John was strange and mostly mute, and if Lorne hadn’t remembered all the dramatics he would have sworn they’d all hallucinated him, that there’d been nothing in that crate of Doctor McKay’s at all. But then sometimes he’d be wandering down one of Atlantis’ halls and see just a snatch of too-pale skin, luminously green eyes, the dark shock of hair, before Rodney appeared—he was never more than a few steps behind—to draw John away again, back to one of the infirmary rooms, saying, “Come on, John—you need to rest.”

But there were other things: the flickering lights, the suddenly awakening systems on the ship, and he and Teyla shared uncertain looks sometimes, because not even Zelenka could find a reason why for all his digging in the engine room. Lorne had scavenged the Atlantis nearly a decade ago, and he admitted he still didn’t know how the whole ship worked, but he and Teyla and Zelenka had pieced together most of it, figured out how to coax it into life, but it was as if the whole thing had burst into sudden, thrilled awakening after McKay had opened his God damn box—after John had started haunting their hallways.

“It’s got to be the space case,” Ronon decided, cleaning one of his billion enormous guns.

“Ronon!” Teyla scolded.

Zelenka frowned, rubbing at the grease on his cheek. “He’s obviously sick.”

“Please.” Ronon rolled his eyes. “He’s obviously crazy.”

“Well, either way,” Lorne muttered darkly, “there’s something wrong with him.”

“There is,” Rodney said, voice tight and angry and dark from the doorway of the mess, scowling. He was so furious Lorne could see it radiating, see it shaking McKay’s otherwise steady, soft hands—scholar’s hands, never saw a day a hard work in his life.

“Hey, look,” Lorne started, and then wincing, he sighed: “At least sit down.”

Nodding tightly, Rodney did.

“I—I should explain. I owe you an explanation,” Rodney said, frustrated. He closed his eyes and took a deep breath before he continued flatly, “We grew up next door to each other, and when we were just kids, they started testing us, John and I. The government said they’d never seen children so smart as we were, and they said they were sending us to a school that’d foster that.”

McKay’s voice failed for a minute, and Teyla and Zelenka shared a look.

“But after a few weeks at the academy they found something else in John,” Rodney pushed on, and his voice got darker. “And one night he just disappeared. He wasn’t at dinner and he wasn’t at breakfast and when I went to his room it was…empty—like he’d never been there at all.” McKay covered his face. “Another month went by before I got a letter he wrote—it was all—it was all numbers, just crazy, scribbled numbers, and it took me half a year to figure out what the hell he was talking about, what it all meant.”

“He sent you a code,” Teyla said softly.

“Yeah,” Rodney said, laughing bitterly. “I—it took me another ten years to figure out how to break him out of the facility where they had him,” he finished quietly, and turned to stare at Lorne, imploring. “We had to leave. I’m sorry it was your ship but we had to get away.”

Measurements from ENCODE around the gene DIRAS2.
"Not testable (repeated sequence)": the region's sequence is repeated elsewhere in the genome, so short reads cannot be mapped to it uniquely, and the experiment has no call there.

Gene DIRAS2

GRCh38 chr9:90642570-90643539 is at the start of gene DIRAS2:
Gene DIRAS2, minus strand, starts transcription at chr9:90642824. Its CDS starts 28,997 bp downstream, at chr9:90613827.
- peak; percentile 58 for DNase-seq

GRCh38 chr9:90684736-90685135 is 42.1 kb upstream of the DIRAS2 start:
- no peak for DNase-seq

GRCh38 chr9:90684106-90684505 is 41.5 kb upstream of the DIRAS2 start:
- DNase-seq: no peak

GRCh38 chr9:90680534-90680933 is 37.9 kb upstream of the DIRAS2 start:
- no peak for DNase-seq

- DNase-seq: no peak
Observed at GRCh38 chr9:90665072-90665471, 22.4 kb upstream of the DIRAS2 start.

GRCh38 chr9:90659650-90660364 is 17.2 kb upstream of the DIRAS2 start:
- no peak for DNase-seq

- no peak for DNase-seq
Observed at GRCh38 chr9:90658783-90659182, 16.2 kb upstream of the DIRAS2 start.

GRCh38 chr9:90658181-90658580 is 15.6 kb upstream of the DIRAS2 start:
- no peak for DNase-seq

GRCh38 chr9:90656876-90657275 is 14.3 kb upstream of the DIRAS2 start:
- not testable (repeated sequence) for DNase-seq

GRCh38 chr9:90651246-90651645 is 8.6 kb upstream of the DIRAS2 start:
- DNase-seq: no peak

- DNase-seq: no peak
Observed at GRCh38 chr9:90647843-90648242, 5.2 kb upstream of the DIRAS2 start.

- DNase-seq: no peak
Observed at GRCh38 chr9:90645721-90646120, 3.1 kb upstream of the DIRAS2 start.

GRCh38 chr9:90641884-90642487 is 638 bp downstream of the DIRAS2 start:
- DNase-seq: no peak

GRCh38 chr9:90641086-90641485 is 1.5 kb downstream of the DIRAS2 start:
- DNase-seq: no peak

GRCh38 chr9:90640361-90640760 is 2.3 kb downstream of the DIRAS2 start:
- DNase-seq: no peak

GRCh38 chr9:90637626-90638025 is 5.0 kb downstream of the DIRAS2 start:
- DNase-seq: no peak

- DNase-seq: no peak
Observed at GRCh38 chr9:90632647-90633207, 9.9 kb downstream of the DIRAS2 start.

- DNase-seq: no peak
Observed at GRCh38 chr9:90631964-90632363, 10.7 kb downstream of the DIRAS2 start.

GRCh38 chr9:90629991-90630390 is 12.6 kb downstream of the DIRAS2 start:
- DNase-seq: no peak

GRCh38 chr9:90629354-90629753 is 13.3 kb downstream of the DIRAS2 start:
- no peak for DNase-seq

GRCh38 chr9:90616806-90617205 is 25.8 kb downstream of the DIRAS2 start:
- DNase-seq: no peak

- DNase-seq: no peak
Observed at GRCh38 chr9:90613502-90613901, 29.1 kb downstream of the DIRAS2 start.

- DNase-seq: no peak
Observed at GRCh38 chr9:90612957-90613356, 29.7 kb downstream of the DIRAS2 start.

And there was a long silence before Ronon said, “Well, we’re kind of pirates anyway.”

“Okay, tian-ah,” Lorne snapped, throwing up his hands. “How many times have we talked about this? We are not pirates.”

Rodney stared, baffled, and Zelenka smirked at him, “We are. Kind of.”

“Ta ma de,” Lorne snarled, “we are not—”

But whatever else he was going to say was cut off when suddenly the ship brightened, an enormous flash of white before a soft dimming, and when they blinked the spots out of their eyes Lorne saw the walls glowing, the columns of bubbles faintly shining, their strings of makeshift lightbulbs overpowered. Even the panels on the floor were brightening.

“Okay,” Ronon said uneasily. “That was weird.”

“You guys suck at this,” John’s voice said, ghostly over the ship’s intercom, and suddenly there was air circulating, cool and sweet and chasing away the stale smell of the entire place, the motor oil and grease and old food that had colored the place for years.

Lorne turned on McKay. “What the hell is he doing to my ship?”

Rodney glared back. “Why would I know?” he snapped, and turning his head upward, he called uncertainly into the ceiling, “John? What are you doing? Where are you?”

“They’re really terrible at this, Rodney,” John sighed, and the grimly-metal walls started to rearrange themselves, sheets of rusted-over steel creaking open and Lorne thought for a moment John was about to vent the fucking atmosphere—

“You’ve been on Atlantis for ten years and you never figured out how to turn on the lights,” John scolded.

“Oh,” Zelenka said suddenly and murmured something in Czech, eyes huge, when it turned out to be windows John was revealing—when suddenly space was dark and clear and beautiful around them, near enough to touch.

“Seriously, John,” Rodney yelled at the ceiling. “Where the hell are you?”

“And what are you doing to my ship?” Lorne added, agitated.

“I’ll be back,” John said blithely, voice going distant and disapproving, “Atlantis says they’re using the puddlejumpers as lockers.”

Lorne and Teyla stared at each other. “Puddlejumpers?” Lorne asked.


“You’re killing me,” Laura told him. “You’re literally sucking my life.”

Rodney slapped the Post out of her hands, crumpling it up in his hands. “You know as well as I do that diseased whore who puts together Page Six has it out for me,” he snarled, shoving it into his Hugo Boss laptop case.

Radek fished it right back out, smoothing it across the table and reading out loud:

“It seems like our city’s favorite bi-curious sex columnist—”